New Historicism is a form of literary criticism that focuses both on understanding a literary work through its historical context and on understanding historical events through literary analysis. This school of criticism arose in the 1980s and gained wide acceptance during the 1990s. Major proponents include Stephen Greenblatt and Alan Liu, even though not all critics considered New Historicists agree with the label.
This form arose as a response to schools of literary criticism such as the "New Critics" of the 1970s, which focused its critical approach entirely on the text of a literary work, disregarding its historical context. To those critics, a literary work had to be understood solely on its own merits, existing essentially independently from its intended audience and even from the intentions of its author. Against this view, New Historicists argued that works had to be understood within the cultural and social context of their production. In this respect, the school did not differ from previous eras of literary criticism, but returned to an earlier method of literary analysis.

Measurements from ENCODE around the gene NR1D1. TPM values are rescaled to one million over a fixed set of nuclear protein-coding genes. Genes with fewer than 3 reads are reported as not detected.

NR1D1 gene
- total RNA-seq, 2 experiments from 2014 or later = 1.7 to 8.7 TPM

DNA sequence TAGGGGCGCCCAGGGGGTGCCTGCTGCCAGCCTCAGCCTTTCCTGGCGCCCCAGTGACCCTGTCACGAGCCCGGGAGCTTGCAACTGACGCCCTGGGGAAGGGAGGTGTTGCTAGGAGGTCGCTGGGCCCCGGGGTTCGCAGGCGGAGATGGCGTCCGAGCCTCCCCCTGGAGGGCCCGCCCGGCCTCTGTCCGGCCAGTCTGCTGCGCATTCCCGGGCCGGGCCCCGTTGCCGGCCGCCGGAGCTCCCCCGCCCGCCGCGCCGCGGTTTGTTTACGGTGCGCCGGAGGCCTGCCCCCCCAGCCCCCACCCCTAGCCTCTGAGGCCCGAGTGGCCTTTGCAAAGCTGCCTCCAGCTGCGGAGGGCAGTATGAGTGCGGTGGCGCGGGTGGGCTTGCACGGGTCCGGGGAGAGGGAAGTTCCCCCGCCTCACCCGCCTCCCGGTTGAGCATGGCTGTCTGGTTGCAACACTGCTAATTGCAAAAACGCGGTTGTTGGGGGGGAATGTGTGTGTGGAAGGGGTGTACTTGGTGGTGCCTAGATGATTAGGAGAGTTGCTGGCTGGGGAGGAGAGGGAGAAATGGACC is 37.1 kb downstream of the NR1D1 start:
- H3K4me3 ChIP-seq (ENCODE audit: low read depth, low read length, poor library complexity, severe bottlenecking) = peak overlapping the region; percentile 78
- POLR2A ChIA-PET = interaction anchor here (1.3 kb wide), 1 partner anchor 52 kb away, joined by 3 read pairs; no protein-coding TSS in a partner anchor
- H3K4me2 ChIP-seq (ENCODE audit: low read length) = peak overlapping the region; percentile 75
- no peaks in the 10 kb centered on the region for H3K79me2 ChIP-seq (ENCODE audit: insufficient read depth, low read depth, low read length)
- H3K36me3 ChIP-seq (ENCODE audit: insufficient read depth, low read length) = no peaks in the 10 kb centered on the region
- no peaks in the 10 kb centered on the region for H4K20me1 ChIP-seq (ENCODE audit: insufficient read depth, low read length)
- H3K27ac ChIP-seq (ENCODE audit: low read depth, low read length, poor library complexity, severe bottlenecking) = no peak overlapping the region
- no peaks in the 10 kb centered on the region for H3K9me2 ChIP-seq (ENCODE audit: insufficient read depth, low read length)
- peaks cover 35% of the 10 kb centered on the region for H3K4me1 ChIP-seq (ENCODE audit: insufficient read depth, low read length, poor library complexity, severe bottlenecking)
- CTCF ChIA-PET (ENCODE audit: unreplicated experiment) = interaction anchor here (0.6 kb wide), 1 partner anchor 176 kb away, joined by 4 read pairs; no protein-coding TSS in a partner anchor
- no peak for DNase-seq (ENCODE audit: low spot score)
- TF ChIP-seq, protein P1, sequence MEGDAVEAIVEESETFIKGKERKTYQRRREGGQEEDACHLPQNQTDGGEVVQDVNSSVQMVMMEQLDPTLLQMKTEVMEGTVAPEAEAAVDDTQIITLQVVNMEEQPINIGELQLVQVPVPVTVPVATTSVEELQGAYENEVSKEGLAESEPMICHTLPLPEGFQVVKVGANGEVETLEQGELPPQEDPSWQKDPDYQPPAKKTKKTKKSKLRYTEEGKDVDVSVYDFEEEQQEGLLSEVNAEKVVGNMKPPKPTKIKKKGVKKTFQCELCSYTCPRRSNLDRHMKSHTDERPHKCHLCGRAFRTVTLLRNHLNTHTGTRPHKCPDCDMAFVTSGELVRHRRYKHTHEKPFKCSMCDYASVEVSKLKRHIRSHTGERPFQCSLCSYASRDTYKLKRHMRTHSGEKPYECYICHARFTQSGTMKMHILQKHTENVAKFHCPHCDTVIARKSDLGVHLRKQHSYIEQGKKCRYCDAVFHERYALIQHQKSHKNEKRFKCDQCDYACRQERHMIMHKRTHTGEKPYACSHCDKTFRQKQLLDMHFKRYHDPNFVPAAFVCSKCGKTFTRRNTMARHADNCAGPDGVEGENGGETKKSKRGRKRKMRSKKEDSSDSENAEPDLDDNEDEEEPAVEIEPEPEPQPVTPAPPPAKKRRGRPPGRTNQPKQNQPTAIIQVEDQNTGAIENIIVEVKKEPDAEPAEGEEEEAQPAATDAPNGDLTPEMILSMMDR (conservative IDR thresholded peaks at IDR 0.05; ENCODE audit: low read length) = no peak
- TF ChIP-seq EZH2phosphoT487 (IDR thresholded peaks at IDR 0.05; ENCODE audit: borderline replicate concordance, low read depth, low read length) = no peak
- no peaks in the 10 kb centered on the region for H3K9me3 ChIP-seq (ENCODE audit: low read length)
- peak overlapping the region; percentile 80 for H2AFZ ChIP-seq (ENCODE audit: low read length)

New Historicism differed from previous approaches to literary criticism in several important ways, however. New Critics consider literary works as products of their social and cultural circumstances, but they also consider history and culture as a product of literature and art, examining the ways in which these techniques shape identity historically. This school also considers the historian or literary critic to be a product of specific historical circumstances. All criticism, therefore, is a product of its own time and reflects a contemporary understanding of history and literature, rather than an absolute meaning.
Approaches to literature in this school, therefore, tend to focus on the relationship between a text and its context. For instance, studies of William Shakespeare tend to focus less on the role of Shakespeare's individual creativity and more on the overall structure of the theater and of society in Elizabethan England. The approach recognizes Shakespeare's work as containing multiple meanings, each influenced by and in turn influencing the social environment in which the plays were staged.
Key New Historicist texts include Stephen Greenblatt's 1980 book, Renaissance Self-Fashioning, the series of essays on Shakespeare by Louis Adrian Montrose and The New Historicism, a collection of essays edited by H. Aram Veeser and released in 1989. The journal Representations also publishes work from this perspective. This school of thought has become widely accepted in academia.